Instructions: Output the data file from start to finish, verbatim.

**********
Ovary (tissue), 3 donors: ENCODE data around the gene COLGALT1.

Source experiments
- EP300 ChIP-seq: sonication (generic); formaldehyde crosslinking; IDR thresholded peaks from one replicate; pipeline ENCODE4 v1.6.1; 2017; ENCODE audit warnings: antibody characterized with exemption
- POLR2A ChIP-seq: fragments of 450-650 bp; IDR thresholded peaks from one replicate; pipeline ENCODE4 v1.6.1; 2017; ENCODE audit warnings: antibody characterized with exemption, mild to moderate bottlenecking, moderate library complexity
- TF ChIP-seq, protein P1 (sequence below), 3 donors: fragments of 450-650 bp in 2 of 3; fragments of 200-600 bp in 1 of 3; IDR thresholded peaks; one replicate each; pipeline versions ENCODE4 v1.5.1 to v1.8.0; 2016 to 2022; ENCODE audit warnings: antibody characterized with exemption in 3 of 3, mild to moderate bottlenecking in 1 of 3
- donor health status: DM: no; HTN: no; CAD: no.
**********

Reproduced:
Ovary (tissue), 3 donors: ENCODE data around the gene COLGALT1.

Source experiments
- EP300 ChIP-seq: sonication (generic); formaldehyde crosslinking; IDR thresholded peaks from one replicate; pipeline ENCODE4 v1.6.1; 2017; ENCODE audit warnings: antibody characterized with exemption
- POLR2A ChIP-seq: fragments of 450-650 bp; IDR thresholded peaks from one replicate; pipeline ENCODE4 v1.6.1; 2017; ENCODE audit warnings: antibody characterized with exemption, mild to moderate bottlenecking, moderate library complexity
- TF ChIP-seq, protein P1 (sequence below), 3 donors: fragments of 450-650 bp in 2 of 3; fragments of 200-600 bp in 1 of 3; IDR thresholded peaks; one replicate each; pipeline versions ENCODE4 v1.5.1 to v1.8.0; 2016 to 2022; ENCODE audit warnings: antibody characterized with exemption in 3 of 3, mild to moderate bottlenecking in 1 of 3
- donor health status: DM: no; HTN: no; CAD: no.